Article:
Monday, February 13, 2012

Fostering Respite II

I am currently experiencing my third respite foster care experience.  The second set of children I respited back in August after returning home from Mexico.  While I enjoyed the experience immensely, T thought otherwise.  He still appears traumatized by the 7 year old female that repeatedly screamed his name incorrectly and attempted to wake him up earlier than he had hoped.

Needless to say, our current respite of a 10 year old female (D) had the cards stacked against her, in T's book. There is nothing she could say or do that would make T welcome her.  Then again, T will be 15 next month and really I don't think any girl rates in his world at this moment (which, I am still perfectly fine with!).  I feel bad for our foster child as she knows that T doesn't talk to her and even today she said that he doesn't even know her name, which he confirmed he did!

The current foster home requested respite initially from Sunday - Wednesday, but D came early Saturday morning.  As D attends school in the nearby town, keeping her during the school week hasn't been a problem and I've only had to adjust my work schedule less than 1.5 hours a day.  The current foster family had a change of plans and is having a "stay-cation" and enjoying being foster childless. 

I actually like D.  Respite foster care is tough though, trying to maintain another foster parent's schedule.  D begins her bedtime routine at 7:00p.m. and is in bed at 8:30p.m.  This schedule is maintained on the weekend.  While I have done extremely well in keeping to the schedule, it isn't that conducive to T and I's normal routine.  But for four days, we can manage.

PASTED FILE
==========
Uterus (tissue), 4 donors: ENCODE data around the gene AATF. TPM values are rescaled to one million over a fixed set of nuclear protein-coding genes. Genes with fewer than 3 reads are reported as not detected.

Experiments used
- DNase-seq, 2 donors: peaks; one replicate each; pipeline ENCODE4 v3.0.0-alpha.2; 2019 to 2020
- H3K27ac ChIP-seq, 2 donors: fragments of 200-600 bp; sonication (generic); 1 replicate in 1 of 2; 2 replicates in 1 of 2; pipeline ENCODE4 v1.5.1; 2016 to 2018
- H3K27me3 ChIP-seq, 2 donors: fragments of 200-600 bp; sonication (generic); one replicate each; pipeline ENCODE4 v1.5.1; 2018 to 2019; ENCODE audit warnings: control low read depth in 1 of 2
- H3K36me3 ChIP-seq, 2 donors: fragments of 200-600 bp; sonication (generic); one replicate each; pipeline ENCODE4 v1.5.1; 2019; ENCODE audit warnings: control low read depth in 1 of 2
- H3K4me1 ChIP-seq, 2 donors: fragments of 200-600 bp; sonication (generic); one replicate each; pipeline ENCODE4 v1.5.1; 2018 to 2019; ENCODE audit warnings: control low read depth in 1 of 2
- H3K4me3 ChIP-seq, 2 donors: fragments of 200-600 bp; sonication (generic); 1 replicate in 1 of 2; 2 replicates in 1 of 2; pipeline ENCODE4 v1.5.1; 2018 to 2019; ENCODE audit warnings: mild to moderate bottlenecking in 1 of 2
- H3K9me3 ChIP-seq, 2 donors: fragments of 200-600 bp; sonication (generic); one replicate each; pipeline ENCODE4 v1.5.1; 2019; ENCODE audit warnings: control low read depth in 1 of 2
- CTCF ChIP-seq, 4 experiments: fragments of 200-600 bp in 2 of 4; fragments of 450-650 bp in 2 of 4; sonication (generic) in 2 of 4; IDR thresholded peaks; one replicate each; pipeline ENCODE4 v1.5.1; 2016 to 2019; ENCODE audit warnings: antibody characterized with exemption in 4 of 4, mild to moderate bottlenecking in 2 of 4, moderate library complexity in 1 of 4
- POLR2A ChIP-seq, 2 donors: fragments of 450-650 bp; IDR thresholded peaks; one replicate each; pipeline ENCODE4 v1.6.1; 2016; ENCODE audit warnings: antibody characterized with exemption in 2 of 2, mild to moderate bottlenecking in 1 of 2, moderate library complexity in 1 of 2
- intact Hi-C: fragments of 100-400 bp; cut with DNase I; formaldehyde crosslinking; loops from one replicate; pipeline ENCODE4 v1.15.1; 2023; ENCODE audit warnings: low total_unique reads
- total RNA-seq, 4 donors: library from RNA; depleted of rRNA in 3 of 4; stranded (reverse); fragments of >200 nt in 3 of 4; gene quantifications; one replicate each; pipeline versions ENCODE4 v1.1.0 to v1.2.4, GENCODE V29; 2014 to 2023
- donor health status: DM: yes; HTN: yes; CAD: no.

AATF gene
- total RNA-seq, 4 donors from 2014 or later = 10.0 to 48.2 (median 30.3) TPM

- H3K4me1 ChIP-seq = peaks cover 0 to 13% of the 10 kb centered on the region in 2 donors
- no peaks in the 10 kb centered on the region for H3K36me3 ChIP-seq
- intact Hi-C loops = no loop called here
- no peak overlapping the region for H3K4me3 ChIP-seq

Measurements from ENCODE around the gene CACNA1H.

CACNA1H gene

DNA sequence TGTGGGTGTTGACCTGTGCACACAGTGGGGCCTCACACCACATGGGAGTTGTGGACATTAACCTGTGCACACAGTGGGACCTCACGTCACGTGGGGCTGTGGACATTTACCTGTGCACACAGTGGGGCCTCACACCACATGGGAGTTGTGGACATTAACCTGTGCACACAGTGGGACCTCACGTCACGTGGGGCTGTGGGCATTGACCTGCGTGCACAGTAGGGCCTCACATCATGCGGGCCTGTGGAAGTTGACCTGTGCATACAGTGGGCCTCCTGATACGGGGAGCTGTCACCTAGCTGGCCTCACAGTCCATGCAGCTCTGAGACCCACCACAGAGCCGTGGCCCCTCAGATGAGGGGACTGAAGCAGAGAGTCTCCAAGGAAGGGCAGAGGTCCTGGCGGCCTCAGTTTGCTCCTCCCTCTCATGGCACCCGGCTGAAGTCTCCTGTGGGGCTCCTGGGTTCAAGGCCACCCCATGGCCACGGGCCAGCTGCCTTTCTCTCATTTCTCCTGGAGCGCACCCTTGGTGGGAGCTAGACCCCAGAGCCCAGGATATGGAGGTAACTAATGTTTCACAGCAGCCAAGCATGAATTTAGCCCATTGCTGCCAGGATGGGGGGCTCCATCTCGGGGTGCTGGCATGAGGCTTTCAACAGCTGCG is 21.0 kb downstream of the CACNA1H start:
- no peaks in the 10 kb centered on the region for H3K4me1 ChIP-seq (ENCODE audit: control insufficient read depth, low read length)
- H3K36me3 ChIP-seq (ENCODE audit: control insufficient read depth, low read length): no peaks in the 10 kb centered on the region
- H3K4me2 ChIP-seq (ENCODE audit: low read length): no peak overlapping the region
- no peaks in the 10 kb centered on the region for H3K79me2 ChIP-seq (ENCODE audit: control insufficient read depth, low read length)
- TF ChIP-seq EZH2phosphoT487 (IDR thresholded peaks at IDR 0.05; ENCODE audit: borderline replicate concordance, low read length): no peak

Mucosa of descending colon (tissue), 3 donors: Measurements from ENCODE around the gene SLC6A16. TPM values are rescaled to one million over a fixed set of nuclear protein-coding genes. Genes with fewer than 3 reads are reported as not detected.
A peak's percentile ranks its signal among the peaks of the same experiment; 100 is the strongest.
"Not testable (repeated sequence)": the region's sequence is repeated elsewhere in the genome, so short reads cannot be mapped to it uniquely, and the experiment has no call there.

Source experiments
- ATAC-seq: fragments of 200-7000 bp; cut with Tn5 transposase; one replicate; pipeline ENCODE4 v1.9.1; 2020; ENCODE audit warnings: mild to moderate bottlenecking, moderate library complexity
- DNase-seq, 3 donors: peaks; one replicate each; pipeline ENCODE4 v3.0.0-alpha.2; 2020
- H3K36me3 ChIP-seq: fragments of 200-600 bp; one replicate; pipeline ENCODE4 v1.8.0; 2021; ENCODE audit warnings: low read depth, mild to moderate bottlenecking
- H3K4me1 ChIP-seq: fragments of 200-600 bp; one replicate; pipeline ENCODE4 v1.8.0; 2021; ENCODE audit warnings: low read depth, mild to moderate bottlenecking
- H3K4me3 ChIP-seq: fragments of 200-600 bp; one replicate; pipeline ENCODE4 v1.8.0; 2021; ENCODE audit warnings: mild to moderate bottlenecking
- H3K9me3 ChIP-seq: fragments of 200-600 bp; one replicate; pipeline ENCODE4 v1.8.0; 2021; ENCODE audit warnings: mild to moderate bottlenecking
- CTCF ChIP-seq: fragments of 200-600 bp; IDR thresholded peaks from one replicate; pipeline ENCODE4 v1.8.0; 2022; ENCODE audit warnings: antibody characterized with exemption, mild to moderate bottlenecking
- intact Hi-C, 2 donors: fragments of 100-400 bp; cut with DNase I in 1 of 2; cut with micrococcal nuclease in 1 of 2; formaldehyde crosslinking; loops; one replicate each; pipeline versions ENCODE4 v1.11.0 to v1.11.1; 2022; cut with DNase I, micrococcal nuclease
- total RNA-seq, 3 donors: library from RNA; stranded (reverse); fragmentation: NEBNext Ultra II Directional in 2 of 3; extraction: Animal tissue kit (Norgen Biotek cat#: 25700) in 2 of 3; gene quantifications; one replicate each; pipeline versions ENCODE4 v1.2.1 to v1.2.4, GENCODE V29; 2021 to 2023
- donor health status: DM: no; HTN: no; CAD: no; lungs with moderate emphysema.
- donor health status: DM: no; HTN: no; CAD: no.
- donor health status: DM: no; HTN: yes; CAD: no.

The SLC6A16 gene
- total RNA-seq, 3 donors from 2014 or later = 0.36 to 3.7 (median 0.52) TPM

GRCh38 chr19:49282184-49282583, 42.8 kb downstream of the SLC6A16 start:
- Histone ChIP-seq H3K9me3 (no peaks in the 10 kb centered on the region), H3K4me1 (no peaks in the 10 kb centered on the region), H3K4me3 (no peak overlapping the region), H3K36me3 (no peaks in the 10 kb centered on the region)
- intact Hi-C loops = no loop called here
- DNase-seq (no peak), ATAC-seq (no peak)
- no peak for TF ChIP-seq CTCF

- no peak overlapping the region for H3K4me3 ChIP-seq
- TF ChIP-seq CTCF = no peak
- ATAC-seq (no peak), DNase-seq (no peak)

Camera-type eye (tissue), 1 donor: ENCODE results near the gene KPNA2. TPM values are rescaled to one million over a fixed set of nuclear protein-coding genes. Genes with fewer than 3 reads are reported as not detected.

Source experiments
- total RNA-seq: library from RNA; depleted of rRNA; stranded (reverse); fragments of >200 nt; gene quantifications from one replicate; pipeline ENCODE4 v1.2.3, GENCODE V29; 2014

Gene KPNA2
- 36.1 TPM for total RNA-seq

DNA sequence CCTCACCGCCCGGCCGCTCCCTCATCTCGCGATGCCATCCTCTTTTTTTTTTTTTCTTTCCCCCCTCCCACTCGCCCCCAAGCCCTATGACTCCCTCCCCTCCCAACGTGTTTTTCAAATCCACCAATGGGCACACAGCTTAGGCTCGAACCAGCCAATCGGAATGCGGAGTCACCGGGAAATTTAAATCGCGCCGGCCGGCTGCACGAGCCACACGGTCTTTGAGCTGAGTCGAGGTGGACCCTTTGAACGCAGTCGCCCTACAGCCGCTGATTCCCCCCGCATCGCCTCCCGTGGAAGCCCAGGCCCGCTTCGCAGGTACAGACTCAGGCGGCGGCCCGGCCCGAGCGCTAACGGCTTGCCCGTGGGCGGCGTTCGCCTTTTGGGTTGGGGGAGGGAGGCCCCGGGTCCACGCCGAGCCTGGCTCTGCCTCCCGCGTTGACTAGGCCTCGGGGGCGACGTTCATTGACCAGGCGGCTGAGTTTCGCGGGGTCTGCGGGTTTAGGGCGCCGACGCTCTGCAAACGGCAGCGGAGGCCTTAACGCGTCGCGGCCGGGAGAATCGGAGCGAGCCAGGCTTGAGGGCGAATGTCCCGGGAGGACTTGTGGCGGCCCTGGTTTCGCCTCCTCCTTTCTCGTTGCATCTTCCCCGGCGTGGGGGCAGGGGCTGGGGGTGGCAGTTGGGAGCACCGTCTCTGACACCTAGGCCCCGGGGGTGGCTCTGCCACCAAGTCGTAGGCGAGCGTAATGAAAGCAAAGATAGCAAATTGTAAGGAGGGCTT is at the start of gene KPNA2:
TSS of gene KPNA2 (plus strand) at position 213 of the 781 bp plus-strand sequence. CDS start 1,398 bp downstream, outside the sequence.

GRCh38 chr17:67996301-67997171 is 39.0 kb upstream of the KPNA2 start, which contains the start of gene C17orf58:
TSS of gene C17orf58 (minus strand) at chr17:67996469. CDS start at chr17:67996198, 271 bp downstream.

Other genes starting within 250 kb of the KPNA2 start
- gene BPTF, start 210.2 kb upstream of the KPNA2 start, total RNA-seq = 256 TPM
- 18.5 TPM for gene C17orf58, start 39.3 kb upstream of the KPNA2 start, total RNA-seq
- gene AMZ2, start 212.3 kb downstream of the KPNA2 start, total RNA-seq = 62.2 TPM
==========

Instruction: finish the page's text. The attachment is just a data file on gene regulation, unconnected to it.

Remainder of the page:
D even adjusted well when her father canceled his unsupervised visit, the first one EVER he has canceled due to being "sick".  I called him to inquire if he wanted to talk to his daughter on the phone.  His response, "NO".  He further and clearly went on to say, "It is difficult to even talk".  I asked if he would want to reschedule the visit if he was feeling better and he said, "NO. Next Monday will be fine."  He then said, "Tell her I said to do her homework."  And we hung up.  Seriously?  D inquired twice about not seeing her dad.  She was excited she wouldn't be seeing him tomorrow as a make up visit.  She wasn't bothered.  But I was. 

How is it, that even given the opportunity by a foster parent to talk to your daughter, a parent would refuse?  I know this answer.  I have worked in child welfare and foster care for 14.5 years.  I do understand.  But...this is the first time, that as a foster parent being sincere and attempting to work with a birth parent (not as a caseworker) that I have been so completely disappointed. 

What did D do to deserve this?  How hard is it to take a moment to tell someone you care about them, miss them and/or love them?  Especially a child.  Is it too much to ask? 

I guess I attempt to live my life in the best way that I know how.  To tell those near and dear that I love them.  To live with no regrets. I am not perfect by any means, but when given the opportunity, I try my best and take advantage of every opportunity. 

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